The union of Gypsy misfortune

This month, the European Union swells by another 28 million people. With the inclusion of Romania and Bulgaria into the European fold, that's maybe 28 million reasons to celebrate: there'll be bunting hung out on the streets of Bucharest and parties held in the courtyards of Sofia. As two of Europe's poorest countries, their inclusion in the ranks of the western power structure holds innumerable benefits, not least roads, recognition, grants, travel access, but also a sundering of the Soviet past.

Yet for others – in Paris, in Brussels and perhaps even in Dublin and outlying parts of Ireland – it spells the inclusion of three million potential problems: yet more gypsies. In a week that also heralds 2007 as “The European Year of Equal Opportunities for All”, the word “Gypsy” still holds freight, even amongst those to whom it applies: the Roma. 

Newspaper editors are stumped by how they should address the largest minority on the continent.  Town mayors all over Eastern Europe often avoid the term altogether and talk instead of “whitening out” their inner cities.   Skinheads are happy to call for flame-throwers in rock songs over the radio waves – they use “Gypsy” in the same context as “Burn, nigger, burn.”

As a sort of civil and moral frontier, most of us Europeans would like a shiny new lock on the swinging gate that is identity. Lock it shut. Leave the past behind. Snap the hasp on poverty, inequality, exclusion, genocide. 

But if a society recognises itself, and ultimately critiques itself, on how it treats its most downtrodden, then surely the most significant acid test for the EU is its ongoing treatment of the Roma.

You can pitch down tent on any number of geographies. The housing projects in Paris. The toxic dumps in Kosovo. The warren of backstreets in old Polish towns. Many parts of Dublin or Cork or Limerick. Each has its own – sometimes tiny – Romani communities that, when taken together, form a mosaic of life for almost 10 million people, a great number of whom live in Third World poverty. 

There are, of course, Romani doctors, psychologists, ethnographers, poets and scholars who have called for a new era of consciousness. They point to Romani contributions to the world of arts, politics and music by figures of Gypsy descent as diverse as Picasso, Django Reinhardt, Bob Hoskins, Charlie Chaplin, the Polish poet Papusza, Carmen Amaya and even Bill Clinton. But for the large part, their's is an echo chamber that doesn't pierce the old clichés of lying, cheating, stealing, breaking curfew with violin.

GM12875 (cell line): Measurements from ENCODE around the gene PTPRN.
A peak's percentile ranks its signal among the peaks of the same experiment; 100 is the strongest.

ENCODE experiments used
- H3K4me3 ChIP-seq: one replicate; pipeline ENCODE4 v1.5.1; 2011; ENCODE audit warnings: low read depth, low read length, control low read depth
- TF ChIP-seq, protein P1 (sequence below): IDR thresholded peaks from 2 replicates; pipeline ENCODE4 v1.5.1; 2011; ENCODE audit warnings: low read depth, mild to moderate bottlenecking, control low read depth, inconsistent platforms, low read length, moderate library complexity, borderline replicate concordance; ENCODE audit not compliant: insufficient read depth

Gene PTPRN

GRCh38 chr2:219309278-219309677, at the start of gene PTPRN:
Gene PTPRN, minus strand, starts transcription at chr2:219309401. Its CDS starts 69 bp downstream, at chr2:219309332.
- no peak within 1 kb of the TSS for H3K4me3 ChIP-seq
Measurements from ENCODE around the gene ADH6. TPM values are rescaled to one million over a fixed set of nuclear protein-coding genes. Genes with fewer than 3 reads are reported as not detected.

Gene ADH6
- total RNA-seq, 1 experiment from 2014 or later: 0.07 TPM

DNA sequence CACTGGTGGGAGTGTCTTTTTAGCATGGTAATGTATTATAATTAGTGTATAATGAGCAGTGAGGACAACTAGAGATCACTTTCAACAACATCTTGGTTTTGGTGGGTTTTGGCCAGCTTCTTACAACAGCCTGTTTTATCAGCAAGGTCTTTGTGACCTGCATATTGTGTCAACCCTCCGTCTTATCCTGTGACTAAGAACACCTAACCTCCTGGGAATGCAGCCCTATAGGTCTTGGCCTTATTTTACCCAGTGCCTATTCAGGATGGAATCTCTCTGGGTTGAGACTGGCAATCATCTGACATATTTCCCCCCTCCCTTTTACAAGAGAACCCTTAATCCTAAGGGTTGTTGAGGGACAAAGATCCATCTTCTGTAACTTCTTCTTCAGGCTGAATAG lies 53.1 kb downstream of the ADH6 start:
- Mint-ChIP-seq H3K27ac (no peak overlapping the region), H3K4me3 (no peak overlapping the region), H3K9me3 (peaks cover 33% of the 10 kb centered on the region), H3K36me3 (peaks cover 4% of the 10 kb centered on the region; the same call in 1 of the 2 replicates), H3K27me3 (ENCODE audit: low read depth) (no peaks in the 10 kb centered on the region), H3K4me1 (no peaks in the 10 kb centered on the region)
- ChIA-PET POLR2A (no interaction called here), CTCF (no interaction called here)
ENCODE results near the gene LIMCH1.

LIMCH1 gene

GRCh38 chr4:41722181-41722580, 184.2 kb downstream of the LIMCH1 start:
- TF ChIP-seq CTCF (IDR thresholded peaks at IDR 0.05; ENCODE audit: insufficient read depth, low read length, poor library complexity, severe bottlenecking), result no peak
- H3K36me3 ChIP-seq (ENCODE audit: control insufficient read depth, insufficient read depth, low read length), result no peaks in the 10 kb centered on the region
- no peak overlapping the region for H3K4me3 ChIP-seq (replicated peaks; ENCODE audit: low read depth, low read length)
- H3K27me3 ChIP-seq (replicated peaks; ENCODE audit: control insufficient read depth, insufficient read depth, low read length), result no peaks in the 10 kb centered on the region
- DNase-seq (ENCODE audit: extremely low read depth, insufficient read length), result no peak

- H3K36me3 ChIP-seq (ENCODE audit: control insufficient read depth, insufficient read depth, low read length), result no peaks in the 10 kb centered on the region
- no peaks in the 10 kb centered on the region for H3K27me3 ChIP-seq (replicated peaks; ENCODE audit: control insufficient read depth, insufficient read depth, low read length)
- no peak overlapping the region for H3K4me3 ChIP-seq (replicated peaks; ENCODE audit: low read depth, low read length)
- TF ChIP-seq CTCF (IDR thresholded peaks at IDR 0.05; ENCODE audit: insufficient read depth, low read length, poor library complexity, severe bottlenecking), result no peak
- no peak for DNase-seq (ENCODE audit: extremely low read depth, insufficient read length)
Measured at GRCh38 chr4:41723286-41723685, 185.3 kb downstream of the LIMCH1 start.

“The persistent, relentless portrayal of Roma as rootless, lawless, immoral, childlike thieves... will ensure that anti-Gypsy prejudice will remain firmly a part of Euro-American attitudes,” says Ian Hancock, a Romani scholar from the University of Texas.

In Bratislava one afternoon – while I was researching the situation of the Roma in Slovakia – a young intellectual engaged me in a debate on American civil rights.  He knew of Martin Luther King, of Stokely Carmichael, even the poetry of Daniel Berrigan. He was a staunch and eloquent defender of the marginalised, but when I asked him about contemporary issues of sterilisation, school discrimination and burnings of Romani houses in his own country, he said without rancor: “Of course, yes, but they're just Gypsies.” Malice is sometimes another name for silence. 

The young girl paddling through the polluted streambed in Kosovo isn't likely to have heard of the “Year of Equal Opportunities”. The boy huffing glue in the broken elevator of the Saint-Denis project will probably not be aware that the decade from 2005-2015 is supposed to be “The Decade of Roma Inclusion”. The residents of Glod in Romania are hardly going to saunter to the local cineplex to watch how Sasha Cohen (as “Borat”) skewered them to look like poor Khazaks, showing their cars being pulled along by donkeys. Borat may have been using comedy as social provocation, but when he famously sang, ‘Throw the Jew down the Well', there's no doubt that there would have been a soft landing on the Gypsy below. 

It is important, of course, not to turn any culture into a list of sorrows and benedictions. Even the Roma themselves have a deep ambivalence about their own identity. While they are as internally diverse as any other group, it's the roving gangs, the scams, the illiteracy, the violence – and the silence – that often get the headlines.
Scholars like Ian Hancock have called on governments, poets, journalists, activists, and the general public to remember that the Roma, like African-Americans, were enslaved in Central Europe only 150 years ago. The Holocaust sent Gypsy ash up the chimneys. “The struggle of man against power is the struggle of memory against forgetting,” says Milan Kundera. 

The moral direction of the European initiatives should not be brought into question. The call for inclusion is decent and right. Why not be in the habit of hoping for a better world? 

Yet so much about Romani history is still wrapped up in a willful forgetfulness. It is not that Europe or America doesn't care – dozens of conferences and non-governmental agencies confront “The Roma Question” in capital cities each year, and 2007 promises to be a bonus year – but the prevailing attitude still echoes the old Slovakian joke: “What is small, dark, filthy and knocking on the door?” 

The answer is not just the future, but the past as well.